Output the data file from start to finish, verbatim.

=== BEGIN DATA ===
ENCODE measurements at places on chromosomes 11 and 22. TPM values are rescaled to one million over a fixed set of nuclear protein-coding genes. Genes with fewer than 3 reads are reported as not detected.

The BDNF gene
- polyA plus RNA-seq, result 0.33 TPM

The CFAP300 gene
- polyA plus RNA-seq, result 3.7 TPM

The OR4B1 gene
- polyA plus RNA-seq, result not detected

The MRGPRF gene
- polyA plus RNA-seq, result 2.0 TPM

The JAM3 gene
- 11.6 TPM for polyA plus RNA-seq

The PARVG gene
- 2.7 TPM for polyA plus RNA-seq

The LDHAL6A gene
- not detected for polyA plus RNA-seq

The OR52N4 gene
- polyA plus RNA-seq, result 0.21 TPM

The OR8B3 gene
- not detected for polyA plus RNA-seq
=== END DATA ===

ENCODE measurements at places on chromosomes 11 and 22. TPM values are rescaled to one million over a fixed set of nuclear protein-coding genes. Genes with fewer than 3 reads are reported as not detected.

The BDNF gene
- polyA plus RNA-seq, result 0.33 TPM

The CFAP300 gene
- polyA plus RNA-seq, result 3.7 TPM

The OR4B1 gene
- polyA plus RNA-seq, result not detected

The MRGPRF gene
- polyA plus RNA-seq, result 2.0 TPM

The JAM3 gene
- 11.6 TPM for polyA plus RNA-seq

The PARVG gene
- 2.7 TPM for polyA plus RNA-seq

The LDHAL6A gene
- not detected for polyA plus RNA-seq

The OR52N4 gene
- polyA plus RNA-seq, result 0.21 TPM

The OR8B3 gene
- not detected for polyA plus RNA-seq